Clayton Patterson

Clayton Archive is being honored with a designation plaque from City Lore.  The plaque will be on our building 161 Essex Street.  Hopefully, if find support, the Clayton Archive Foundation.  A museum, a gallery, a place to study, learn and to share the wealth of art, educational and history material. 

We are in the depths of the struggle to save the Clayton Archive.  We do need help.  Clayton Archive is the largest photo/video collection of LES underground history and goings on – dates 80’s and up, loads of obscure and important ephemera, art work, books published on specific Lower East Side history, 100’s of written pieces, home of specific LES history podcasts, court cases, and on and on.  

Ribbon cutting May 31. 2 o’clock.  

In his own words 

My wife Elsa and I came to New York City from Canada in 1979. We went to work as printmakers at a top shop and did well. I had successful solo sculpture shows in Soho, the epicenter of the art world at the time, and my work sold to good collections. One of the most interesting places where I showed my art was an antiquarian bookstore owned by a man named Jean Noel Herlin. There I was introduced to some amazing non-mainstream art, such as the mail art of Ray Johnson and the collages of John Evans. What interested me was the way they used restricted space and a limited visual vocabulary to make art that was like solving a puzzle. Obviously they influenced my Seven-Letter Word Game.

As artists Elsa and I had a choice of a career or an adventure. The career came with too many rules, obligations, too much conformity and gossip. We went for adventure. In 1983 we bought a small storefront building on the Lower East Side, in a 24-hour drug zone. On our first night there was a shooting across the street. To be self-supporting we created Clayton Caps, a new twist on the classic American baseball cap. Walking the streets of the neighborhood opened an amazing body of photography. Over the years I developed probably the largest inner-city archive in America, hundreds of thousands of photos, plus videos and street ephemera. I posed many subjects, especially the neighborhood’s Hispanic young people, in front of our graffiti-tagged front door, and posted some of these portrait photos in the storefront window beside the door, which got to be known around the neighborhood as the Hall of Fame. I “signed” the backs of some of these photographs with the Seven-Letter Word Game.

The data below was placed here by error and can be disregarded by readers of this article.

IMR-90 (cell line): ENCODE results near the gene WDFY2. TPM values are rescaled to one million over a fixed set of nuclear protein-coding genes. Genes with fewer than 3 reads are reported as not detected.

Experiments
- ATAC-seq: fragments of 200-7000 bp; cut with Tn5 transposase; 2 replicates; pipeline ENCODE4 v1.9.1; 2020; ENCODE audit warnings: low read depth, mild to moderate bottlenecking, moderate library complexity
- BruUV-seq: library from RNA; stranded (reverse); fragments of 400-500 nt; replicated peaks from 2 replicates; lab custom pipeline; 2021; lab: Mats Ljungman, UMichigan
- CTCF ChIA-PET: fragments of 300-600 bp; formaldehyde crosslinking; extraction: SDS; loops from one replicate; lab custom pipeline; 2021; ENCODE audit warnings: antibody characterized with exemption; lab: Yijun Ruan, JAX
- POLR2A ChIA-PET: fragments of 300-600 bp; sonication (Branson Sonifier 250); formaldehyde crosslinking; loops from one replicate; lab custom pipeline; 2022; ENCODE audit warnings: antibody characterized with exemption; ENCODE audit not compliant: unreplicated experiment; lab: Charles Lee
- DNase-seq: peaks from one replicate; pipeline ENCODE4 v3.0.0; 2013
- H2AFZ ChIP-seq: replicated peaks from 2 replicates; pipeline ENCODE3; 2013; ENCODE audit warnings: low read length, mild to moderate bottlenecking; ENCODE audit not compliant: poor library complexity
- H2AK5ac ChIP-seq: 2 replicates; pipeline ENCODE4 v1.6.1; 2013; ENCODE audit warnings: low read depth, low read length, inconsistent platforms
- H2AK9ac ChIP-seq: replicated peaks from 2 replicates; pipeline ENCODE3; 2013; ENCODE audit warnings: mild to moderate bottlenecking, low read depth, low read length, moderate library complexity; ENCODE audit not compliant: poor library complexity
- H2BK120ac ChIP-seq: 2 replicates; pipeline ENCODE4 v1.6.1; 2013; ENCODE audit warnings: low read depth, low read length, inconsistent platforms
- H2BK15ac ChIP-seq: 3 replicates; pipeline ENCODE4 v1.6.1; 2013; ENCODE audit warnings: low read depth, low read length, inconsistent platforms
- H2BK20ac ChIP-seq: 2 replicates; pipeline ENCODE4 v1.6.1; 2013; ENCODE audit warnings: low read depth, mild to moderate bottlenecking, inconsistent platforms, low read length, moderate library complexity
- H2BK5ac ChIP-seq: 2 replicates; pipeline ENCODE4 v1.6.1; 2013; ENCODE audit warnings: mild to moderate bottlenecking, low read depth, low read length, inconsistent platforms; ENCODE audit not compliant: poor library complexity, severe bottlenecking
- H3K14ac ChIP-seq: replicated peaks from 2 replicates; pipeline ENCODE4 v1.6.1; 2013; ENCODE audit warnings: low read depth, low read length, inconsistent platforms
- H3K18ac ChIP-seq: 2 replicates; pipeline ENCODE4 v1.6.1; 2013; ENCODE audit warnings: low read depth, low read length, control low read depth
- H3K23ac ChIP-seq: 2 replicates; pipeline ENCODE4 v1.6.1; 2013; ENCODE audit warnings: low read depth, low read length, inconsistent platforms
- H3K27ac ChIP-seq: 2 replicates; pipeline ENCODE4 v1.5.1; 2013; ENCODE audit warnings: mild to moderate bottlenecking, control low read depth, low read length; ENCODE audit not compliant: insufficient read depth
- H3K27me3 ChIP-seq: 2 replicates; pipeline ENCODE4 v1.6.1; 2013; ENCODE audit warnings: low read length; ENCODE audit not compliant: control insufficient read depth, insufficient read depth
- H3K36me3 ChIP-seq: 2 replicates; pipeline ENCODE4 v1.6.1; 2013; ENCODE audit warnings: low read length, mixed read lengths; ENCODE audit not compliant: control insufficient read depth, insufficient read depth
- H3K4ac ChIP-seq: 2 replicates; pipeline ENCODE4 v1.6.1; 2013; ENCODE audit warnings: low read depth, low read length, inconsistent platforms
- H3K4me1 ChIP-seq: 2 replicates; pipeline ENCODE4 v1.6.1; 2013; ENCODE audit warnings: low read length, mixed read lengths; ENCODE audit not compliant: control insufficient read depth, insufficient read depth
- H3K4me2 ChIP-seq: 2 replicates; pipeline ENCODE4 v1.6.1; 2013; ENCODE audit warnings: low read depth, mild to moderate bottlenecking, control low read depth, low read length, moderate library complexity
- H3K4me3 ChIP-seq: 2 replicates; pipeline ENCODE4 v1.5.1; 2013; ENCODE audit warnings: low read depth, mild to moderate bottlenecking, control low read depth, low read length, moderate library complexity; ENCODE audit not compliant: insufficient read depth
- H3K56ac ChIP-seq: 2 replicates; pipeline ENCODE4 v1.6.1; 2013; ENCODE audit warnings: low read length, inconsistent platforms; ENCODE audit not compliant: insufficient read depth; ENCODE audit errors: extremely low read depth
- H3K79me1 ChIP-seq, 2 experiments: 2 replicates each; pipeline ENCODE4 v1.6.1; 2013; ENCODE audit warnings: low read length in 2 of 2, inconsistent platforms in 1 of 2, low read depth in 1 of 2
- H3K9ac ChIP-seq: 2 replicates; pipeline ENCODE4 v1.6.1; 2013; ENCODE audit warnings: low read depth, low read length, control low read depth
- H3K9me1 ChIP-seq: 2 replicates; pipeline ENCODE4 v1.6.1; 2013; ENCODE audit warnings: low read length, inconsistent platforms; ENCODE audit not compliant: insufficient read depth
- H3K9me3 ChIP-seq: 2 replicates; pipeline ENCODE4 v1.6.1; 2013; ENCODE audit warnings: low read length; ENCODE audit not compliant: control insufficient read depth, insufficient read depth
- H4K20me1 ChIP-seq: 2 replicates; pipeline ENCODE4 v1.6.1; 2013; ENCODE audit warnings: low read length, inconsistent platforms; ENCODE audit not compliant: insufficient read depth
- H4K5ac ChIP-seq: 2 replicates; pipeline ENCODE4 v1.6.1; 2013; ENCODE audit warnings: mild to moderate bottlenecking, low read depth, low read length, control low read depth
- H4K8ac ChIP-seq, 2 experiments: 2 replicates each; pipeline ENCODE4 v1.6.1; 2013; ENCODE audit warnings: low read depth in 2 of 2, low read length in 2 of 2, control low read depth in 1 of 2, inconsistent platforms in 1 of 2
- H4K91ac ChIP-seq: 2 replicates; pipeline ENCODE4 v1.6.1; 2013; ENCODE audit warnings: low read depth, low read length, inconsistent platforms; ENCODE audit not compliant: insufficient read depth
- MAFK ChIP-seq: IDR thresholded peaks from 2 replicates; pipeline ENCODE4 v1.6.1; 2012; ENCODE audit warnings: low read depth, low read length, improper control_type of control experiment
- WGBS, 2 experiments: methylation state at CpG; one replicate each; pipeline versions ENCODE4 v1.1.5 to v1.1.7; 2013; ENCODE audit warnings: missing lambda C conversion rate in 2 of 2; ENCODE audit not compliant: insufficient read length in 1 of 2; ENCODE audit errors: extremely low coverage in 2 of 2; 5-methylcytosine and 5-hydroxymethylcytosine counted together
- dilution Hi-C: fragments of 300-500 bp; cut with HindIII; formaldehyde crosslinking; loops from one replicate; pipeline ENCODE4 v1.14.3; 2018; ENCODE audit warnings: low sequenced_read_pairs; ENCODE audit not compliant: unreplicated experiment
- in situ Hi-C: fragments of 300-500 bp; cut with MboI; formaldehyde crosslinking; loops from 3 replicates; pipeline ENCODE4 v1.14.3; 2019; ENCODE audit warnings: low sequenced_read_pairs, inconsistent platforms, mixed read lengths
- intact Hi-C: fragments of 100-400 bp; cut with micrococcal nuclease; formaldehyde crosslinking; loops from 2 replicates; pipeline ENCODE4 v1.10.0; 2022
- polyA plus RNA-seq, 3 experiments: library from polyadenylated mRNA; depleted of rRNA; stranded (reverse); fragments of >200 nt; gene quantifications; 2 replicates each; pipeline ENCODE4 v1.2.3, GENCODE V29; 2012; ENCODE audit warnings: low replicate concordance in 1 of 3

In 1988 Elsa and I made a video that became known as the Tompkins Square Park Police Riot tape. It was the first time a handheld, commercially available video camera was used to hold police accountable. I went on Oprah’s show and declared, “Little Brother is now watching Big Brother.” It changed the way police protests are done and inspired Ai Wei Wei to use cameras to confront the authorities in China when he returned there from New York in the 1990s.

In 1986 we turned our storefront into the Clayton Gallery & Outlaw Art Museum, which has shown a galaxy of artists overlooked by the standard art world hype. Since 2013 I have organized the annual Acker Awards to pay tribute to such artists and the community members who support them. I have also edited and published a number of books on Lower East Side history, culture and politics. The more the neighborhood has been gentrified, the more important it is to preserve the history of what has been lost.

The painter/filmmaker Ari Roussimoff and I started the Tattoo Society of New York. Tattooing was illegal in New York and very underground at the time; the society created a sense of community. I was one of the key lobbyists for the legalization of tattooing in 1997, and helped organize the first New York Tattoo Convention the following year, as well as a traveling European tattoo festival called Wildstyle and Tattoo Messe. 

The filmmakers Dan Levin and Ben Solomon made a documentary feature about Elsa and me, Captured, released in 2008. We’ve also been portrayed in graphic novel style in the book Clayton: Godfather of Lower East Side Documentary, edited by Julian Voloj, with work by eighteen artists, published in 2020.